Next Monday, 5th April, is the Qing Ming Festival, which has been observed by the Chinese dating back hundred years ago. Qing Ming is not a festival for celebration, but a day of mourning for their ancestors, and in the modern time, for their passed away family members or close relatives.

The Qing Ming Festival 清眀节, meaning CLEAR and BRIGHT festival, falls on the 104th days after the winter solstice, which is the 5th day of April each year and in a leap year, on the 4th day of April. This festival is sometimes known as the Tomb Sweeping Day, a day that the Chinese tend their graves of their love ones.

As the Festival signifies the changeover of the season from winter to spring, messy weather is the order of the day and the Festival usually met with drizzles and windiness. This year is no exception, it is drizzling, windy, wet and messy outside, which makes one feels the grief for those who have lost their love ones.

The most famous poem that featured the Festival was the poem entitled “Qingming” by Du Mu 杜牧 of the late Tang Dynasty, one of the two greatest poets of China of all time.

清明时节雨纷纷 / qīng míng shí jié yǔ fēn fēn
路上行人欲断魂 / lù shàng xíng rén yù duàn hún
借问酒家何处有 / jiè wèn jiǔ jiā hé chù yǒu
牧童遥指杏花村 / mù tóng yáo zhǐ xìng huā cūn

The literal translation of the poem in English is:

(the time around the Ching Ming Festival drizzling rain falls messily)
(the tomb sweepers around me on the dirt road up the mountain seems soon to lose their souls (lives) i.e. on the verge of dying)
(I politely asked where is the nearest inn so that I can drown my sorrow in alochol)
(the kid cowherd pointed far beyond at Xing Hua village (meaning my sorrow will go on))

The English poetic translation is:

The ceaseless drizzles drip all the dismal day,
So broken-hearted fares the traveler on the way.
When asked where could be found a tavern bower,
A cowboy points to yonder village of the apricot flower.

The poem in Spanish as provided by my friends are respectively as below :

La llovizna apaga con su llanto el Día de los Muertos.
Por el camino de las tumbas vuelan sombras apenadas.
¡Donde habrá una taberna para ahogar tanta tisteza!
Un joven tropero me señala como llegar al pueblo de Xing Hua .” cuentame que piensas.

Un brillo de la estacion cae sin parar.
en el camino el peatón quiere rendirse,
pregunta por un lugar donde haya vino;
y el pastorcillo le responde: en el pueblo de Xinghua.
In May this year I went to Wuhan, Hubei to visit a client. I took the opportunity to visit the famous Yellow Crane Pavilion (黄鹤楼 pinyin: Huáng Hè Lóu), which is a structure of about 7 storeys built on a slightly elevated land at the bank of the famous Yangtze River. The history of the pavilion dated back to the Three Kingdoms period (220-280). When I stepped onto the terrace on the top floor of the pavilion, I had a fine of the Yangtze River and the entire city of Wuhan. I was overwhelmed with emotion and proud of the long history of China.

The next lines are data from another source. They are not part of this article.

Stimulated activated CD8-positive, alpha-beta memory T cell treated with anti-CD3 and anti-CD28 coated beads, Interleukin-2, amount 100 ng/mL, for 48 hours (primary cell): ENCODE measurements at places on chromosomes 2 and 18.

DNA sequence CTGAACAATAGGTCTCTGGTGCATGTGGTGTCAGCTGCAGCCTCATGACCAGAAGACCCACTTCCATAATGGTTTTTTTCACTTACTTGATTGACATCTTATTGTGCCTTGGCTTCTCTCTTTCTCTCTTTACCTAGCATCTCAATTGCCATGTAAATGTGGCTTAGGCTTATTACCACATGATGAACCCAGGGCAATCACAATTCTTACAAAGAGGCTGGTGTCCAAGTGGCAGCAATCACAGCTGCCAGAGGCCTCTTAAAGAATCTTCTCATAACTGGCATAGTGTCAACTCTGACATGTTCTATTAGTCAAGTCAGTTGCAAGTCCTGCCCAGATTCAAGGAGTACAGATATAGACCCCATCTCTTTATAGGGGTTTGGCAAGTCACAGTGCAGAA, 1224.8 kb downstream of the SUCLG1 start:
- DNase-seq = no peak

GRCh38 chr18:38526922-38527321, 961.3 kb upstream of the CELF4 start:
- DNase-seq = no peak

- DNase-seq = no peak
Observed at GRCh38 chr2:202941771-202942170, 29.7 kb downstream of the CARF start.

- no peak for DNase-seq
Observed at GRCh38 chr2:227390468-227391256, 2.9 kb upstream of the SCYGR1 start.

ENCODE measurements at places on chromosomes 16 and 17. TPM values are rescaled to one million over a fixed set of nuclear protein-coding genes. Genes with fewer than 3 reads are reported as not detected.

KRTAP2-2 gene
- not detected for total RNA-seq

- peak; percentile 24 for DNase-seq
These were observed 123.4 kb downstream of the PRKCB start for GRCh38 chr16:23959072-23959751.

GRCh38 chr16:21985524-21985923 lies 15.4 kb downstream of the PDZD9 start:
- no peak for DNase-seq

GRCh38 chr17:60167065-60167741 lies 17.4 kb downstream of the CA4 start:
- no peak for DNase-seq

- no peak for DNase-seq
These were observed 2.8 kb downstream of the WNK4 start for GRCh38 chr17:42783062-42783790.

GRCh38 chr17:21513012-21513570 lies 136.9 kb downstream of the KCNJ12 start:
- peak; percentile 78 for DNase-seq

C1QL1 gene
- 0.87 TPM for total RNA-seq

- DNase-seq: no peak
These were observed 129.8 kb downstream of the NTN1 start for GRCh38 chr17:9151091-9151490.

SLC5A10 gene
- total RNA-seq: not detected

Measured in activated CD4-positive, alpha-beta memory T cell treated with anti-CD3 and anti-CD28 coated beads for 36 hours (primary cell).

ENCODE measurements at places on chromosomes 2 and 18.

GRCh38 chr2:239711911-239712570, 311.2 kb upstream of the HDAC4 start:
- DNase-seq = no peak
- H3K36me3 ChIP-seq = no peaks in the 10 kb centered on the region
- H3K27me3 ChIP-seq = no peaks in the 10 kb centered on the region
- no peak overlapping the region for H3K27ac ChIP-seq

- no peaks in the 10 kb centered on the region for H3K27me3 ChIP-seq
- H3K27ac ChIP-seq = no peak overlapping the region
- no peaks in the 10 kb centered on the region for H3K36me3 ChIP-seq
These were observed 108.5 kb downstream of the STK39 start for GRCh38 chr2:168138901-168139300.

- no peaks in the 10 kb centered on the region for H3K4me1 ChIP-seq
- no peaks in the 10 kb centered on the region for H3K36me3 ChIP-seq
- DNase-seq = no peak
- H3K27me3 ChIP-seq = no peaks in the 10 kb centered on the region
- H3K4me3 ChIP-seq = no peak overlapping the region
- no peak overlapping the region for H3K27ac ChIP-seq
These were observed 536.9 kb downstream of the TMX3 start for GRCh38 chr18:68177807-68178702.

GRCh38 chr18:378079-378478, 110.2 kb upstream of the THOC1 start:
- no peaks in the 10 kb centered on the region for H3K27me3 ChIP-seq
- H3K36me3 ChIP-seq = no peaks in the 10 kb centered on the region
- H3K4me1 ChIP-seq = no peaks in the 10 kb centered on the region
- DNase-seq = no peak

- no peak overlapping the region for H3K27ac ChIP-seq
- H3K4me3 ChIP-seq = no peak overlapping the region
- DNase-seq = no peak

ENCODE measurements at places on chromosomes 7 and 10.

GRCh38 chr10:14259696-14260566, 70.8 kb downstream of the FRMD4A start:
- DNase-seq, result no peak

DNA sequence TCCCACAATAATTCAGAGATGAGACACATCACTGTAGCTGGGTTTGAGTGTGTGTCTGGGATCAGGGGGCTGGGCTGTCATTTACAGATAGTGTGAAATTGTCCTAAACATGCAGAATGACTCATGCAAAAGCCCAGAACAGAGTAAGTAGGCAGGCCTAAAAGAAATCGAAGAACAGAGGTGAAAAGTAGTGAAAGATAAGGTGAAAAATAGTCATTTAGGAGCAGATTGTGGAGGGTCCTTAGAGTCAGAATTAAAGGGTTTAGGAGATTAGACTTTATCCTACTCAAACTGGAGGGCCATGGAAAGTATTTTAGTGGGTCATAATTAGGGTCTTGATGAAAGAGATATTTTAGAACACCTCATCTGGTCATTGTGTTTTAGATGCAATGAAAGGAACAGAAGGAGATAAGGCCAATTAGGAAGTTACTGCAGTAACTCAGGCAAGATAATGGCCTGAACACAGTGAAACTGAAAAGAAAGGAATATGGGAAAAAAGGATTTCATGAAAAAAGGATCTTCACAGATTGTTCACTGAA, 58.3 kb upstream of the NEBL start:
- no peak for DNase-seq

The building is said to be named after a fairy tale that a fairy once passed here riding on a yellow crane. The building is regarded as on of the three most famous ancient terraces in China. There were many poems using this pavilion as the subject and below are the two most famous ones (sources of the translations of the two poems: Wikipedia)

Poem by Cui HaoYellow Crane Tower was made famous by an 8th century poem written by Cui Hao called "Yellow Crane Tower" (黄鹤楼). The original text of the poem is shown below:

日暮乡关何处是? 烟波江上使人愁。

A modern English translation of the poem may follow as such:

Long ago a man rode off on a yellow crane, all that remains here is Yellow Crane Tower.
Once the yellow crane left it never returned, for one thousand years the clouds wandered without care.
The clear river reflects each Hangyang tree, fragrant grasses lushly grow on Parrot Island.
At sunset, which direction lies my home town? The mist covered river causes one to feel distressed.

[edit]Poem by Li BaiThere is another famous poem about it by Li Bai called "Seeing off of Meng Haoran for Guangling at Yellow Crane Tower" (黄鹤楼送孟浩然之广陵). The original poem is shown below:


A modern English translation of the poem may follow as such:

My old friend's said goodbye to the west, here at Yellow Crane Tower,
In the third month's cloud of willow blossoms, he's going down to Yangzhou.
The lonely sail is a distant shadow, on the edge of a blue emptiness,
All I see is the Yangtze River flow to the far horizon.
My dear friends, please make a translation of the two poems. You may post it at "the comments" or send to me at bzin88@gmail.com
Yellow River
This is another famous poem written about the Yellow Crane Pavilion, by the poe王之涣 Wang zhihuan (669-742) of the Tang Dynasty. At the time the pavilion was known the Stork Tower, hence the title of the poem.


On the stork tower
The sun along the mountain bows;
The yellow river seawards flows.
You will enjoy a grander sight;
By climbing to a greater height.

Ascenso por la torre de Guánqué

El sol blanco acercándose al borde del monte, 
el río Amarillo entra en el flujo del mar,
deseo agotarme por una vista inmensa,
asciendo una planta por dentro de la torre.